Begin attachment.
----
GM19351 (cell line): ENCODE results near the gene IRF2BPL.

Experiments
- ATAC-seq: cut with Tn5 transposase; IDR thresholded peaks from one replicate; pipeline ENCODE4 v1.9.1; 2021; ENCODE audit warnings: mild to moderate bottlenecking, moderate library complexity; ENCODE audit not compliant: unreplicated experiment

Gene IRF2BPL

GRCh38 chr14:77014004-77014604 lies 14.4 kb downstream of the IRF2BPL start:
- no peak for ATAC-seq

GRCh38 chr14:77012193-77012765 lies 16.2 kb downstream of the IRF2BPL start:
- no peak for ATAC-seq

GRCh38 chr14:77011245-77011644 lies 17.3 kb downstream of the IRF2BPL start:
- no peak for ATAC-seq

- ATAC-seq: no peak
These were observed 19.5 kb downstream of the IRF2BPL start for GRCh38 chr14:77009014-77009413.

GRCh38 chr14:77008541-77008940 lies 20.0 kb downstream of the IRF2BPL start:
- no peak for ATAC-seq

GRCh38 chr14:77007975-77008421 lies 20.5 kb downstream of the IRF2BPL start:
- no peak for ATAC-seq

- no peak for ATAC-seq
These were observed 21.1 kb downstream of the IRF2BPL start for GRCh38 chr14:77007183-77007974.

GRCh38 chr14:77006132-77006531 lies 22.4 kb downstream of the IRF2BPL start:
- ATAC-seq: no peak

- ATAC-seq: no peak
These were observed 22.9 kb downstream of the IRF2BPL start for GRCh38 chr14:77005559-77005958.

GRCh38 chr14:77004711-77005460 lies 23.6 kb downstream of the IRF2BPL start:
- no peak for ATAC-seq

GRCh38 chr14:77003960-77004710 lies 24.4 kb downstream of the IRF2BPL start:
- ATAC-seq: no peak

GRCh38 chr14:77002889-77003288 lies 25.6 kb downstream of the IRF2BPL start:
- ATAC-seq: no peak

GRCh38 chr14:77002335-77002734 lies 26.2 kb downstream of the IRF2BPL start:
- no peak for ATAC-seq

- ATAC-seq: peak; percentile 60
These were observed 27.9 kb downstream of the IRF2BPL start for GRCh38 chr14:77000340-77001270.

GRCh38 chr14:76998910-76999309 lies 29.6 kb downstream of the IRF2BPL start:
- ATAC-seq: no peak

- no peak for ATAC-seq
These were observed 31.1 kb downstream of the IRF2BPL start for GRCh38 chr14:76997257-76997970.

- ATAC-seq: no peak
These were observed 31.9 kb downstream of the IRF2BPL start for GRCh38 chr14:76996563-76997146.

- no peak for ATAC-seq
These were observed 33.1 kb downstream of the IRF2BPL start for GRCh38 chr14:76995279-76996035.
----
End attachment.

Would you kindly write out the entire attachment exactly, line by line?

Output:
GM19351 (cell line): ENCODE results near the gene IRF2BPL.

Experiments
- ATAC-seq: cut with Tn5 transposase; IDR thresholded peaks from one replicate; pipeline ENCODE4 v1.9.1; 2021; ENCODE audit warnings: mild to moderate bottlenecking, moderate library complexity; ENCODE audit not compliant: unreplicated experiment

Gene IRF2BPL

GRCh38 chr14:77014004-77014604 lies 14.4 kb downstream of the IRF2BPL start:
- no peak for ATAC-seq

GRCh38 chr14:77012193-77012765 lies 16.2 kb downstream of the IRF2BPL start:
- no peak for ATAC-seq

GRCh38 chr14:77011245-77011644 lies 17.3 kb downstream of the IRF2BPL start:
- no peak for ATAC-seq

- ATAC-seq: no peak
These were observed 19.5 kb downstream of the IRF2BPL start for GRCh38 chr14:77009014-77009413.

GRCh38 chr14:77008541-77008940 lies 20.0 kb downstream of the IRF2BPL start:
- no peak for ATAC-seq

GRCh38 chr14:77007975-77008421 lies 20.5 kb downstream of the IRF2BPL start:
- no peak for ATAC-seq

- no peak for ATAC-seq
These were observed 21.1 kb downstream of the IRF2BPL start for GRCh38 chr14:77007183-77007974.

GRCh38 chr14:77006132-77006531 lies 22.4 kb downstream of the IRF2BPL start:
- ATAC-seq: no peak

- ATAC-seq: no peak
These were observed 22.9 kb downstream of the IRF2BPL start for GRCh38 chr14:77005559-77005958.

GRCh38 chr14:77004711-77005460 lies 23.6 kb downstream of the IRF2BPL start:
- no peak for ATAC-seq

GRCh38 chr14:77003960-77004710 lies 24.4 kb downstream of the IRF2BPL start:
- ATAC-seq: no peak

GRCh38 chr14:77002889-77003288 lies 25.6 kb downstream of the IRF2BPL start:
- ATAC-seq: no peak

GRCh38 chr14:77002335-77002734 lies 26.2 kb downstream of the IRF2BPL start:
- no peak for ATAC-seq

- ATAC-seq: peak; percentile 60
These were observed 27.9 kb downstream of the IRF2BPL start for GRCh38 chr14:77000340-77001270.

GRCh38 chr14:76998910-76999309 lies 29.6 kb downstream of the IRF2BPL start:
- ATAC-seq: no peak

- no peak for ATAC-seq
These were observed 31.1 kb downstream of the IRF2BPL start for GRCh38 chr14:76997257-76997970.

- ATAC-seq: no peak
These were observed 31.9 kb downstream of the IRF2BPL start for GRCh38 chr14:76996563-76997146.

- no peak for ATAC-seq
These were observed 33.1 kb downstream of the IRF2BPL start for GRCh38 chr14:76995279-76996035.